Trump breaks rules of world diplo­macy

Se­cu­rity team makes im­pact

The Washington Times Daily - - FRONT PAGE - BY GUY TAY­LOR AND DAN BOY­LAN

It started with tak­ing a pro­to­col-shat­ter­ing phone call from Tai­wan. Then came an al­most im­me­di­ate re­align­ment with Saudi Ara­bia against Iran, 59 Tom­a­hawk mis­siles fired at Syria, an in­creas­ingly com­bat­ive pos­ture to­ward Rus­sia, a mas­sive mil­i­tary strike in Afghanistan and a level of North Korea brinkman­ship not seen from U.S. ad­min­is­tra­tions in decades.

For all the road­blocks and head­winds Pres­i­dent Trump has faced on the do­mes­tic front, there is lit­tle de­bate that he and his un­con­ven­tional na­tional se­cu­rity team have made a con­se­quen­tial im­pact on the course and con­duct of for­eign pol­icy in his first 100 days in of­fice.

The man whose pop­ulist in­au­gu­ra­tion speech vowed to put “Amer­ica first” has been dom­i­nat­ing the head­lines with ag­gres­sive for­eign en­gage­ment and high­level meet­ings, in­clud­ing host­ing lead­ers such as Chi­nese Pres­i­dent Xi Jin­ping and Ja­panese Prime Min­is­ter Shinzo Abe at his Mara-Lago re­sort.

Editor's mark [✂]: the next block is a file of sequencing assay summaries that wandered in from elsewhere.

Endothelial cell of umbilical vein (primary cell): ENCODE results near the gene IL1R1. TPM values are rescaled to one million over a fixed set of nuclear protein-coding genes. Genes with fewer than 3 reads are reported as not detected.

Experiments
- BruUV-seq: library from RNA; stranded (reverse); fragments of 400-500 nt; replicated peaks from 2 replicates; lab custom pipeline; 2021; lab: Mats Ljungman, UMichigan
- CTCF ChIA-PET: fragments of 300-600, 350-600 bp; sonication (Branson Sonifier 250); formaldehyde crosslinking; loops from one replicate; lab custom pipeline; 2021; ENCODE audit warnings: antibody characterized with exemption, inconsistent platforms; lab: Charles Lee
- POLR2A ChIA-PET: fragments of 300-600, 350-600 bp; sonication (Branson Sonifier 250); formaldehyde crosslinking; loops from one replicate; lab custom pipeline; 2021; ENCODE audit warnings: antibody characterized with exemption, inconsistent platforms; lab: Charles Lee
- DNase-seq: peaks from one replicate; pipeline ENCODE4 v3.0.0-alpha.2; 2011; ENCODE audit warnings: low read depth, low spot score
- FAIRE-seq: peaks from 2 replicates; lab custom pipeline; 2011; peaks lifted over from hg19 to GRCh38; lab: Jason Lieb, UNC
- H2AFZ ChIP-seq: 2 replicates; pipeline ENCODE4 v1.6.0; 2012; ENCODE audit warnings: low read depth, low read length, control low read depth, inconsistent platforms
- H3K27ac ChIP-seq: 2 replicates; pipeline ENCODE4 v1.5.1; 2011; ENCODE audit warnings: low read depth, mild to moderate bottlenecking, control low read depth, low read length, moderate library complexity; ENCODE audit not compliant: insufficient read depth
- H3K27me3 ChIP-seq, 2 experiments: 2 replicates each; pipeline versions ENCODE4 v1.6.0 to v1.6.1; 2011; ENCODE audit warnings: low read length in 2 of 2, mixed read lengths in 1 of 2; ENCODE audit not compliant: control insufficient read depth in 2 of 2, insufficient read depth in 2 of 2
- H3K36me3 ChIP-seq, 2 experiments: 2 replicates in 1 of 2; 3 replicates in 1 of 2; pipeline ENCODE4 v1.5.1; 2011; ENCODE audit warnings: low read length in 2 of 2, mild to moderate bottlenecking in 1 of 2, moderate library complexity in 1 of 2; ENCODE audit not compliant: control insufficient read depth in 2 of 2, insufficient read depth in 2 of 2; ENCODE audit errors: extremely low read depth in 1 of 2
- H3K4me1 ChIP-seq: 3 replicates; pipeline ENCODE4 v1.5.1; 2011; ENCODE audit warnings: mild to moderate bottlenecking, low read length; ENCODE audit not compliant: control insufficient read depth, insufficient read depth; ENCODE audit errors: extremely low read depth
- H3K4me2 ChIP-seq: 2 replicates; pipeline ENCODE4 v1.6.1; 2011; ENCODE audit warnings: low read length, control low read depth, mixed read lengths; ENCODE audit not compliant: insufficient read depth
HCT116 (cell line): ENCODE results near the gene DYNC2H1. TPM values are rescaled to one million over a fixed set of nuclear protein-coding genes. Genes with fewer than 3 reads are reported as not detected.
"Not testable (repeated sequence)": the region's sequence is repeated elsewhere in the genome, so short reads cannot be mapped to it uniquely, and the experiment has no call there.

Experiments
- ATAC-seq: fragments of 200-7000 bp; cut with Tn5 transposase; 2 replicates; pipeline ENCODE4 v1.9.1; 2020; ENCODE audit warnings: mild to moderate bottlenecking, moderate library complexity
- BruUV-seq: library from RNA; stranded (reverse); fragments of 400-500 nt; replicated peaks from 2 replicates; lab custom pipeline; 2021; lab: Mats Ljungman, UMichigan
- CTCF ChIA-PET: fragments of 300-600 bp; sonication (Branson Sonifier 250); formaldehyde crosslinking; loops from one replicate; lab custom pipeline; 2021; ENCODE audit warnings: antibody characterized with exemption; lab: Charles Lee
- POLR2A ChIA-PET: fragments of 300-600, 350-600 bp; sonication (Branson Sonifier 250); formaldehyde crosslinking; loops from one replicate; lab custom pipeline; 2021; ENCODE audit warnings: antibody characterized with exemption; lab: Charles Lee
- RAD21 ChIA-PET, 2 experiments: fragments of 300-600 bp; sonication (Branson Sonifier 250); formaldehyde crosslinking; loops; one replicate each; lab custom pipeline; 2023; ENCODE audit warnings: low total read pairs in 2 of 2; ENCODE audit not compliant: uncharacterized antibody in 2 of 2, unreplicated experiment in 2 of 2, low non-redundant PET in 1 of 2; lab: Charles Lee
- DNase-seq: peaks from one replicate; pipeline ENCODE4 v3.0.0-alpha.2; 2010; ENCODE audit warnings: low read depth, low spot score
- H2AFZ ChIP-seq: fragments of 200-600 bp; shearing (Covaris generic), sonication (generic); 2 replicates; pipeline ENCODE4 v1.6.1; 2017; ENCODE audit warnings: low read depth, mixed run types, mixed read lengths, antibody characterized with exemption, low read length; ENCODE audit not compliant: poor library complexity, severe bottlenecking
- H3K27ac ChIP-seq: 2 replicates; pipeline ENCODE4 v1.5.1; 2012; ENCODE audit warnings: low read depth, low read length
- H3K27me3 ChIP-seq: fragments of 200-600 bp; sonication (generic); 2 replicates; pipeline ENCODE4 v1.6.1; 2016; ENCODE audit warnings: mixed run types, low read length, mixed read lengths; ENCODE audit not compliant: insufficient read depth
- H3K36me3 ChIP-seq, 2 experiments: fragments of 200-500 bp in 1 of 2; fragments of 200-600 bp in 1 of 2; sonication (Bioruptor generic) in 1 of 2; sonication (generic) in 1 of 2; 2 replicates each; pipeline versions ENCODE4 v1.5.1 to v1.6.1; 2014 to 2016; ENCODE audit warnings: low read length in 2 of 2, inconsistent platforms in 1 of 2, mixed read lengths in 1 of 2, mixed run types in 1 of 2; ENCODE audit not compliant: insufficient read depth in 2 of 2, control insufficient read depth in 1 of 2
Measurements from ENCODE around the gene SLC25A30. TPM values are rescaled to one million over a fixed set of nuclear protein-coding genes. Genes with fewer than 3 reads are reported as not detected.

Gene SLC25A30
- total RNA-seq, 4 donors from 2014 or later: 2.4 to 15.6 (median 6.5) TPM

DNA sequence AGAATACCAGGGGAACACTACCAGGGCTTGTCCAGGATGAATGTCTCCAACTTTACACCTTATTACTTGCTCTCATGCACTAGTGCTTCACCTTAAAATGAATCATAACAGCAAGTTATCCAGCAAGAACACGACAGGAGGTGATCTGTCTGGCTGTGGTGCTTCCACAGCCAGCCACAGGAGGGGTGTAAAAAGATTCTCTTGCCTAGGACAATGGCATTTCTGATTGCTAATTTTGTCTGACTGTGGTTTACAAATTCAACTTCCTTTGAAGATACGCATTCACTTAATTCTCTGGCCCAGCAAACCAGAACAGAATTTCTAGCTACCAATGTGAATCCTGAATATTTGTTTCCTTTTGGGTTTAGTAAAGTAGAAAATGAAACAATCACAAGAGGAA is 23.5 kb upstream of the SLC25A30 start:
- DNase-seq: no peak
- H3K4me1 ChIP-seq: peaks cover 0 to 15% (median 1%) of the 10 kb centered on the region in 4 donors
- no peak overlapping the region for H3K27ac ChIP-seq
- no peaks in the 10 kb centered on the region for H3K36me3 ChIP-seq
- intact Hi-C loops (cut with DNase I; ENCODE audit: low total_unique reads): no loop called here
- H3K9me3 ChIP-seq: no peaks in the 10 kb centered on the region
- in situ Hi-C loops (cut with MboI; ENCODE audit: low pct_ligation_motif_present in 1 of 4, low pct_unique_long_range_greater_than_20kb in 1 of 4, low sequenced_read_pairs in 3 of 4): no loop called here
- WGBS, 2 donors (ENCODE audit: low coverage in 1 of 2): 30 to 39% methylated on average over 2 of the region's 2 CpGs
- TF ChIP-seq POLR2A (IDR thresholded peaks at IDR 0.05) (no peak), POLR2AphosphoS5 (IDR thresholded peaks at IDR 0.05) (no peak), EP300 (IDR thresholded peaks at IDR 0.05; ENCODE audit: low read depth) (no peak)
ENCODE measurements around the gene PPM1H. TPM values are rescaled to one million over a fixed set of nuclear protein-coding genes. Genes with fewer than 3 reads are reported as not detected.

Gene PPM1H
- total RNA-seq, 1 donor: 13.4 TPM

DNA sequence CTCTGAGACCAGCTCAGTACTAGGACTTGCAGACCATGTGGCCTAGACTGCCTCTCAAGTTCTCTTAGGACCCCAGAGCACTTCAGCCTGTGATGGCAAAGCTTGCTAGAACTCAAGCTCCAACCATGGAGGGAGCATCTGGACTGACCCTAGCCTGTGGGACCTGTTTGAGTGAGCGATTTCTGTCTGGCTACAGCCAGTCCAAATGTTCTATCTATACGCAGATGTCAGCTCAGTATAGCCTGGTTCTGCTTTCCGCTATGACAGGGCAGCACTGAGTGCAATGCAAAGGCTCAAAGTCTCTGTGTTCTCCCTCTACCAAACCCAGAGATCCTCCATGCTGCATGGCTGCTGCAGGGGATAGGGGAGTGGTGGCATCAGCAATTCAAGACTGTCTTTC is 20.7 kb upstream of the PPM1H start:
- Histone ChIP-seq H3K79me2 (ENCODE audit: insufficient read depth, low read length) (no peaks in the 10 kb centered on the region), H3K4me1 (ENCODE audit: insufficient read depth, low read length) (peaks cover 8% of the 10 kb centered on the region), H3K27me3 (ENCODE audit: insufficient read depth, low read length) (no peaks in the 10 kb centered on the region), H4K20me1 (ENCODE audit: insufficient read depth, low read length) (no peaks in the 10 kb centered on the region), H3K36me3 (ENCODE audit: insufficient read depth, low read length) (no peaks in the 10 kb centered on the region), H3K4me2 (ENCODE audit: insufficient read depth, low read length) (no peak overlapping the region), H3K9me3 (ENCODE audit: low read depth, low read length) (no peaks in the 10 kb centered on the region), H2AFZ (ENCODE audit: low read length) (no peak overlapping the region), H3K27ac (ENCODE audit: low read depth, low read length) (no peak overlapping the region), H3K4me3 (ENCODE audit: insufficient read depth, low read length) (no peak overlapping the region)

From Can­berra and Ber­lin, from Tokyo and Ankara, Mr. Trump has ran­kled for­eign lead­ers with his abra­sive­ness while in­trigu­ing them with a will­ing­ness to re­think con­ven­tional wis­dom and con­ven­tional poli­cies in Amer­i­can diplo­macy.

It was at Mar-a-Lago, for in­stance, that Mr. Trump in­formed Mr. Xi on April 7 over a “beau­ti­ful” piece of choco­late cake that he had au­tho­rized airstrikes against Syria — the first by the U.S. to ex­plic­itly tar­get the regime of Pres­i­dent Bashar As­sad over the sus­pected use of chem­i­cal weapons.

It was also at his Florida win­ter White House that Mr. Trump’s in­creas­ingly bare-knuckle pos­ture to­ward North Korea be­gan to de­velop, when news broke that Py­ongyang had tested a bal­lis­tic mis­sile just as the pres­i­dent was win­ing and din­ing Mr. Abe.

In the months since, Mr. Trump has or­dered more U.S. mil­i­tary as­sets to South Korea and dis­patched Vice Pres­i­dent Mike Pence to the re­gion to de­liver the mes­sage that the “era of strate­gic pa­tience” — a ref­er­ence to Wash­ing­ton’s long-held pol­icy of try­ing to pres­sure Py­ongyang through sanc­tions and diplo­macy — “is over.”

With the prospect of a pre­emp­tive U.S. strike against North Korea a sub­ject of deep spec­u­la­tion in Wash­ing­ton, Mr. Pence is­sued his state­ments on Py­ongyang just af­ter the ad­min­is­tra­tion’s pref­er­ence for “hard” over “soft” power was put on dra­matic dis­play in Afghanistan with a mas­sive ord­nance air blast strike against sus­pected Is­lamic State hide­outs this month.